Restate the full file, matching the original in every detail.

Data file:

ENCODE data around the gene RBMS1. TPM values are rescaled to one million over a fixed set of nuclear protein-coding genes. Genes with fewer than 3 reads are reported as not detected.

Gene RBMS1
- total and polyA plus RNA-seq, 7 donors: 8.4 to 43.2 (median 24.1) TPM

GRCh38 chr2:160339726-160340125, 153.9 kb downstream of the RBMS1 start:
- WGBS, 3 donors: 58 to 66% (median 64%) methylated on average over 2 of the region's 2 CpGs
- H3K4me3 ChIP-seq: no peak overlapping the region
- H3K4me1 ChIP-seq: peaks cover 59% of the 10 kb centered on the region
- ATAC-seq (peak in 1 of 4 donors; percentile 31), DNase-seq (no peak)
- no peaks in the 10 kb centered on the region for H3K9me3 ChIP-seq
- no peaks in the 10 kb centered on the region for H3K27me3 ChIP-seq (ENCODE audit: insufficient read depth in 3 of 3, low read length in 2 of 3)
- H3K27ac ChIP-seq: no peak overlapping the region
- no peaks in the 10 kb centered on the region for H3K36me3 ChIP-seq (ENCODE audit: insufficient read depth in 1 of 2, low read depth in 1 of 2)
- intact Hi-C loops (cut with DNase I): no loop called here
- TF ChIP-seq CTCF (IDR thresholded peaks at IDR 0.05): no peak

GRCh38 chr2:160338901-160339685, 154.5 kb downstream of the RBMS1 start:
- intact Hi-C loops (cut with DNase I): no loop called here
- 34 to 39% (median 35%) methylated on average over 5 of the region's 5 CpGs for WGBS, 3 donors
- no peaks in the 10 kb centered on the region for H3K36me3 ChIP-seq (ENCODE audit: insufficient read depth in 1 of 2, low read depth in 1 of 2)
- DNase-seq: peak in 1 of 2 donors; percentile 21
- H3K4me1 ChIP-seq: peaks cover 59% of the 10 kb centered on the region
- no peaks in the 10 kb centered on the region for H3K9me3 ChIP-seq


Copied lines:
ENCODE data around the gene RBMS1. TPM values are rescaled to one million over a fixed set of nuclear protein-coding genes. Genes with fewer than 3 reads are reported as not detected.

Gene RBMS1
- total and polyA plus RNA-seq, 7 donors: 8.4 to 43.2 (median 24.1) TPM

GRCh38 chr2:160339726-160340125, 153.9 kb downstream of the RBMS1 start:
- WGBS, 3 donors: 58 to 66% (median 64%) methylated on average over 2 of the region's 2 CpGs
- H3K4me3 ChIP-seq: no peak overlapping the region
- H3K4me1 ChIP-seq: peaks cover 59% of the 10 kb centered on the region
- ATAC-seq (peak in 1 of 4 donors; percentile 31), DNase-seq (no peak)
- no peaks in the 10 kb centered on the region for H3K9me3 ChIP-seq
- no peaks in the 10 kb centered on the region for H3K27me3 ChIP-seq (ENCODE audit: insufficient read depth in 3 of 3, low read length in 2 of 3)
- H3K27ac ChIP-seq: no peak overlapping the region
- no peaks in the 10 kb centered on the region for H3K36me3 ChIP-seq (ENCODE audit: insufficient read depth in 1 of 2, low read depth in 1 of 2)
- intact Hi-C loops (cut with DNase I): no loop called here
- TF ChIP-seq CTCF (IDR thresholded peaks at IDR 0.05): no peak

GRCh38 chr2:160338901-160339685, 154.5 kb downstream of the RBMS1 start:
- intact Hi-C loops (cut with DNase I): no loop called here
- 34 to 39% (median 35%) methylated on average over 5 of the region's 5 CpGs for WGBS, 3 donors
- no peaks in the 10 kb centered on the region for H3K36me3 ChIP-seq (ENCODE audit: insufficient read depth in 1 of 2, low read depth in 1 of 2)
- DNase-seq: peak in 1 of 2 donors; percentile 21
- H3K4me1 ChIP-seq: peaks cover 59% of the 10 kb centered on the region
- no peaks in the 10 kb centered on the region for H3K9me3 ChIP-seq